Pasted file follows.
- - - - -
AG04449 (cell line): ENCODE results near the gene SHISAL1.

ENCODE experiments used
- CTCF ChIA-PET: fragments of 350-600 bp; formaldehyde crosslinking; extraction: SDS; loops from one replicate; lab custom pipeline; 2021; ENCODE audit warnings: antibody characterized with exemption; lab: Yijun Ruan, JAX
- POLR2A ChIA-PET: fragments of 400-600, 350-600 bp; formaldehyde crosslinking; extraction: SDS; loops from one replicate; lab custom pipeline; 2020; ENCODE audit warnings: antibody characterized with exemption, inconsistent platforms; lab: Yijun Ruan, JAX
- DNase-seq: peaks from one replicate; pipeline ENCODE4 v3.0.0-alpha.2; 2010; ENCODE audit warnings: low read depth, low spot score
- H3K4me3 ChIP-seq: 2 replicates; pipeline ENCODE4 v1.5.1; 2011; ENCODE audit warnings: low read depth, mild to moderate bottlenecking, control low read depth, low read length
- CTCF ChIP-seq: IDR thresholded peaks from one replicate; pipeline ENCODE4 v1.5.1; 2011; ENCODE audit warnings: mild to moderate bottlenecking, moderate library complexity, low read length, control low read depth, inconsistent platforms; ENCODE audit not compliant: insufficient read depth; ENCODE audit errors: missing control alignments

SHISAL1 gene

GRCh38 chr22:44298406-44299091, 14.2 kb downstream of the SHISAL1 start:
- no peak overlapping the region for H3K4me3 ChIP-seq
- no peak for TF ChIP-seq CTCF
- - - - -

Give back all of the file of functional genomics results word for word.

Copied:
AG04449 (cell line): ENCODE results near the gene SHISAL1.

ENCODE experiments used
- CTCF ChIA-PET: fragments of 350-600 bp; formaldehyde crosslinking; extraction: SDS; loops from one replicate; lab custom pipeline; 2021; ENCODE audit warnings: antibody characterized with exemption; lab: Yijun Ruan, JAX
- POLR2A ChIA-PET: fragments of 400-600, 350-600 bp; formaldehyde crosslinking; extraction: SDS; loops from one replicate; lab custom pipeline; 2020; ENCODE audit warnings: antibody characterized with exemption, inconsistent platforms; lab: Yijun Ruan, JAX
- DNase-seq: peaks from one replicate; pipeline ENCODE4 v3.0.0-alpha.2; 2010; ENCODE audit warnings: low read depth, low spot score
- H3K4me3 ChIP-seq: 2 replicates; pipeline ENCODE4 v1.5.1; 2011; ENCODE audit warnings: low read depth, mild to moderate bottlenecking, control low read depth, low read length
- CTCF ChIP-seq: IDR thresholded peaks from one replicate; pipeline ENCODE4 v1.5.1; 2011; ENCODE audit warnings: mild to moderate bottlenecking, moderate library complexity, low read length, control low read depth, inconsistent platforms; ENCODE audit not compliant: insufficient read depth; ENCODE audit errors: missing control alignments

SHISAL1 gene

GRCh38 chr22:44298406-44299091, 14.2 kb downstream of the SHISAL1 start:
- no peak overlapping the region for H3K4me3 ChIP-seq
- no peak for TF ChIP-seq CTCF